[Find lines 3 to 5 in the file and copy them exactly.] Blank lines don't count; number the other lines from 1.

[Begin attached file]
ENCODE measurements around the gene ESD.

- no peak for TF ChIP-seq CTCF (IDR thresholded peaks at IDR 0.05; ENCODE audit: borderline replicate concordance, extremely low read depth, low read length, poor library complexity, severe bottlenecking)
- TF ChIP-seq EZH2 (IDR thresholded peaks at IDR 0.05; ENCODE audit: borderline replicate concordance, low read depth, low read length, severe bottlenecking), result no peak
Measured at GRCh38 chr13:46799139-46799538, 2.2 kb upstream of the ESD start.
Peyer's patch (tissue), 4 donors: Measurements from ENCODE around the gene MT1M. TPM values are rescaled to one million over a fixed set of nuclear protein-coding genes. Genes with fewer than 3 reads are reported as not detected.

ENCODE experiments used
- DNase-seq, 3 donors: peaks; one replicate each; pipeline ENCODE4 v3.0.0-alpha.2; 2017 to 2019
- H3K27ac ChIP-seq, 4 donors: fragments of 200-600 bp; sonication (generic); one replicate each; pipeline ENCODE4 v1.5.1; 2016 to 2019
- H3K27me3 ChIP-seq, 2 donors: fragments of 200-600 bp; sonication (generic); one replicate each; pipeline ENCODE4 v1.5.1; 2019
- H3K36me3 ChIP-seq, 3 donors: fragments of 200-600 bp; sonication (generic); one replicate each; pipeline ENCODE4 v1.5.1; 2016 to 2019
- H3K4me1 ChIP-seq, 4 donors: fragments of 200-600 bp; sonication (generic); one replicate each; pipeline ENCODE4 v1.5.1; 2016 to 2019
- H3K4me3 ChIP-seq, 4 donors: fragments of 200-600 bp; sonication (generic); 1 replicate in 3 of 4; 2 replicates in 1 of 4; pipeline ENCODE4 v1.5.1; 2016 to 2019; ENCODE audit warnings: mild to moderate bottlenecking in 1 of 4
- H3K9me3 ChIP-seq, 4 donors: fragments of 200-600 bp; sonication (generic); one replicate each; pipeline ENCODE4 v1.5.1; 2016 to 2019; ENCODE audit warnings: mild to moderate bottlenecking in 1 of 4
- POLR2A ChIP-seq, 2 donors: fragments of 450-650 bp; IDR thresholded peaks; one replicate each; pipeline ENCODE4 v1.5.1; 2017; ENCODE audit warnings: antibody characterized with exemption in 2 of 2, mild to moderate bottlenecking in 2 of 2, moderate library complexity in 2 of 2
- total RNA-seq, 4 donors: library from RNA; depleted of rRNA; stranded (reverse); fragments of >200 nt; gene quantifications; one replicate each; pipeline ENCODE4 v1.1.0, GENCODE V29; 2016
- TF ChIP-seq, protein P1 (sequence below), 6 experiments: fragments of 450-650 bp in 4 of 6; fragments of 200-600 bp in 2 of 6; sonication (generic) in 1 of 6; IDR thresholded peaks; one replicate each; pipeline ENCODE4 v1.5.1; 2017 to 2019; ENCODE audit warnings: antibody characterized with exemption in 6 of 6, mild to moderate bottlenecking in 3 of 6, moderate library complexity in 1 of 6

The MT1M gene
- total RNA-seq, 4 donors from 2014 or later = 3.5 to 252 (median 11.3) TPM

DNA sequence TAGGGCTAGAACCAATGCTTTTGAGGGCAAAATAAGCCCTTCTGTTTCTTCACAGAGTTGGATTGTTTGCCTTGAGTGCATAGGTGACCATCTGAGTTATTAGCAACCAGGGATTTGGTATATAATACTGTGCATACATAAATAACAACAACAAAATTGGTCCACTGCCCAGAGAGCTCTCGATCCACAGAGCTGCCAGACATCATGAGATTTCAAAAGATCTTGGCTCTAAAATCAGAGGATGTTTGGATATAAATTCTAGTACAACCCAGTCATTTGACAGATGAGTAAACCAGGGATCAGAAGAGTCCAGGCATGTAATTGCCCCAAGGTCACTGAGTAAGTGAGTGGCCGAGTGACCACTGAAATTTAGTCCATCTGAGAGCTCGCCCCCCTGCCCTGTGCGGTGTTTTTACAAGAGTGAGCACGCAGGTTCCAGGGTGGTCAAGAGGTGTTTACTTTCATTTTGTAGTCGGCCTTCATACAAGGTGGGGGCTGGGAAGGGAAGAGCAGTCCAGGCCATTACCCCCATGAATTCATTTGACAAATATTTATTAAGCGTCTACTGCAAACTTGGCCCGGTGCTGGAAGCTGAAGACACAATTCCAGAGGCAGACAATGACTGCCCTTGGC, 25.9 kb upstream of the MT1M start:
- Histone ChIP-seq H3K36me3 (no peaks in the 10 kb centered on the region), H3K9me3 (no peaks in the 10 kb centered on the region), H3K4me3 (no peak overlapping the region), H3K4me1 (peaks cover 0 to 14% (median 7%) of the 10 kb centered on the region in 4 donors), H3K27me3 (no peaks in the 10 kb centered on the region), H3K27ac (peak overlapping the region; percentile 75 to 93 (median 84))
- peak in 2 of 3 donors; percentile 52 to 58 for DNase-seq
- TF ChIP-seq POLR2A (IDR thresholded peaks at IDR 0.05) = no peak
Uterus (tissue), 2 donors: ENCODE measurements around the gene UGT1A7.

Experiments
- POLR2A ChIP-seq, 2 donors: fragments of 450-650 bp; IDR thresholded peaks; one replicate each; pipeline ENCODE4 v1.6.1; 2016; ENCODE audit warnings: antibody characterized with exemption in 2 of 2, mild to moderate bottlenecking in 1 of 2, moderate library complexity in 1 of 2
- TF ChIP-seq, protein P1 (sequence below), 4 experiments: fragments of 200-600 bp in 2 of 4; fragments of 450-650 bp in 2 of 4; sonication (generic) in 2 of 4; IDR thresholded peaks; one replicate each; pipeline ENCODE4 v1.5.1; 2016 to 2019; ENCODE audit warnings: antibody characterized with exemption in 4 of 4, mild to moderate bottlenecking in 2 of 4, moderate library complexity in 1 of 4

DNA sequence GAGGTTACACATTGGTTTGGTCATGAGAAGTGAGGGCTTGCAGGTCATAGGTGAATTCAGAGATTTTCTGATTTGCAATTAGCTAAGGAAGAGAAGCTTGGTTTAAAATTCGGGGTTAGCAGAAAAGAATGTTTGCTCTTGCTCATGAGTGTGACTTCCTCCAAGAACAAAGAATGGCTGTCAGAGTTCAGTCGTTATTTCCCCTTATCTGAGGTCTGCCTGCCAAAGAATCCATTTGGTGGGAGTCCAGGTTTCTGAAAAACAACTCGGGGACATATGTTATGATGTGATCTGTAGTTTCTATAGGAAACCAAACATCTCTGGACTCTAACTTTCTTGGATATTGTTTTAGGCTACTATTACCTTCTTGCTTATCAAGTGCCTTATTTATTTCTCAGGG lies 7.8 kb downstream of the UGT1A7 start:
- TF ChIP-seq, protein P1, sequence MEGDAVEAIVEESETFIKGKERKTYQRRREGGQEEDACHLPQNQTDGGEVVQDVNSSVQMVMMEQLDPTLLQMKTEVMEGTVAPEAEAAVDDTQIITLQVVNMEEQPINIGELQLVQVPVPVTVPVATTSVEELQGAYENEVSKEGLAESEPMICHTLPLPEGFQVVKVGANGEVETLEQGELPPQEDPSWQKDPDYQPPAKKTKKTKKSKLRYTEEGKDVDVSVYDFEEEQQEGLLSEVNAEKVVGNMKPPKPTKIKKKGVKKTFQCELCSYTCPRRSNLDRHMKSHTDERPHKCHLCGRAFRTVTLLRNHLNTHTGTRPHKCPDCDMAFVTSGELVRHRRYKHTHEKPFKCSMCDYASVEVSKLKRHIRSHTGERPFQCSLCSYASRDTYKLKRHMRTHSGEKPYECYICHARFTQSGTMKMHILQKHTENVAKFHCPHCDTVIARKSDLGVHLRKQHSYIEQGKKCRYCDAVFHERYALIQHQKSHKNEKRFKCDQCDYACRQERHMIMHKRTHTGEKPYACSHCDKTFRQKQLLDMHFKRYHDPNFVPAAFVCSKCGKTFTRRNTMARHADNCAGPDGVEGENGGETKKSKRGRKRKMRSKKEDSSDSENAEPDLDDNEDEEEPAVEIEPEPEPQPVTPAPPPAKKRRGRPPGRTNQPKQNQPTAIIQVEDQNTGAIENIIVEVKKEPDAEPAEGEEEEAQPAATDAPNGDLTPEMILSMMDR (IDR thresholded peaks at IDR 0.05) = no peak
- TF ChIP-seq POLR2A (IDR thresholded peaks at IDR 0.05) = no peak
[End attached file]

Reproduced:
- TF ChIP-seq EZH2 (IDR thresholded peaks at IDR 0.05; ENCODE audit: borderline replicate concordance, low read depth, low read length, severe bottlenecking), result no peak
Measured at GRCh38 chr13:46799139-46799538, 2.2 kb upstream of the ESD start.
Peyer's patch (tissue), 4 donors: Measurements from ENCODE around the gene MT1M. TPM values are rescaled to one million over a fixed set of nuclear protein-coding genes. Genes with fewer than 3 reads are reported as not detected.